Students often find themselves in a situation in which they have major classes lined up and empty slots in their schedule. When computer science and math major Annie Ke ’19 took Computer Science 31, “Algorithms,” a notoriously mentally-taxing class, her sophomore year, she lightened the burden with a women’s, gender, and sexuality studies class and a comparative literature class. The mix of topics allowed her to switch gears frequently and switch modes of thought ­— which led to a more enjoyable, smoother term.­

“They provided me the relief I needed,” Ke said. “Comp Lit got me to look at characters as real humans and think about life reflecting back that way.”

For some students, distributives can also be a way to find refuge in a relatively easier course load. Relatively easy courses, colloquially known as “layups,” are often sought after to fill distributives. Students often consult the popular website Layup List, which allows them to gauge the difficulty of offered courses by looking at professor-tailored reviews and median trends. Ke said that she uses Layup List to vet all the distributives she wants to elect.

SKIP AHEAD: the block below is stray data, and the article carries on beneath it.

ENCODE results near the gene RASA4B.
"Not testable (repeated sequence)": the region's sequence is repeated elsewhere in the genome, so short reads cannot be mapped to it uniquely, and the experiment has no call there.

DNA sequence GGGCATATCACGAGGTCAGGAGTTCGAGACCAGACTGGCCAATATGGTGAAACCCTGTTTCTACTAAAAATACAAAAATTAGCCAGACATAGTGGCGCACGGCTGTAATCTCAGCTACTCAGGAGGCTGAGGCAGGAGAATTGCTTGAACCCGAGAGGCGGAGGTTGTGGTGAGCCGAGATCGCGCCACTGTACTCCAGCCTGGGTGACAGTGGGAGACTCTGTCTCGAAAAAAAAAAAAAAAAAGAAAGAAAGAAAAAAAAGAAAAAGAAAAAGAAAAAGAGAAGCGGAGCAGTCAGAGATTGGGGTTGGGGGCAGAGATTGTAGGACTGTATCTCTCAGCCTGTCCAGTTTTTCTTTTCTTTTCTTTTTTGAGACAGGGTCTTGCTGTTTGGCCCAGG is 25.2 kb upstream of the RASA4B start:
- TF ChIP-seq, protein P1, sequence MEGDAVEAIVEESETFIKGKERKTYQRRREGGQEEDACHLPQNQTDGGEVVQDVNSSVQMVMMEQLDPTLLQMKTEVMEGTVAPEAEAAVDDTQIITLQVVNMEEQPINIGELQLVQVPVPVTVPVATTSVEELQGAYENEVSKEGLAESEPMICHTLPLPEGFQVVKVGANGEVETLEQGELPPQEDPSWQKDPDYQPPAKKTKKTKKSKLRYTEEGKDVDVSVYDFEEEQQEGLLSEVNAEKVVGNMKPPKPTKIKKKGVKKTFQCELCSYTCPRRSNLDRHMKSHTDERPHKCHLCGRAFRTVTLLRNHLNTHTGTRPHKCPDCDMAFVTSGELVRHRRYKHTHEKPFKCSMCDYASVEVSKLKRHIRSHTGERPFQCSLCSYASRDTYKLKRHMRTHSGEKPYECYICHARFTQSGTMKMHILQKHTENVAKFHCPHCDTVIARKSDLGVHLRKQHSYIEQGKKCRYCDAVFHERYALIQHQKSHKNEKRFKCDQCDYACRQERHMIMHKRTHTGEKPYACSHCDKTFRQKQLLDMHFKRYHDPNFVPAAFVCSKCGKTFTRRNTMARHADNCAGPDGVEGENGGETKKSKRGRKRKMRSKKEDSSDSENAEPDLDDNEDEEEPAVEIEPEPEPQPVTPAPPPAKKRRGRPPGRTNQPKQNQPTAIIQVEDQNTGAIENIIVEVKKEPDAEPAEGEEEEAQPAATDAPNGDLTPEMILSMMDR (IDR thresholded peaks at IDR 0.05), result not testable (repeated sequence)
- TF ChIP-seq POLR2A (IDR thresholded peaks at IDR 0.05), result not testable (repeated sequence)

“What makes or breaks your experience is the professor,” Ke said.

After all, a wonderful professor teaching an unfamiliar subject can make the experience much more enjoyable.

Allison Chuang ’19, a computer science major, has taken almost all of the general education requirements she needs for graduation. If it wasn’t for the literature requirement, she wouldn’t have taken Classics 1, “Antiquity Today: An Introduction to Classical Studies,” a class that unexpectedly became her favorite non-major class. Among the distributive classes she has taken, the literature and social analysis classes have stretched her interests the furthest, extending them into literary criticism and psychology. She said her Dartmouth education would have been less impactful if she had only taken computer science classes.

“I’ve gotten to try random, different things here that have made my academic experience more enjoyable,” Chuang said.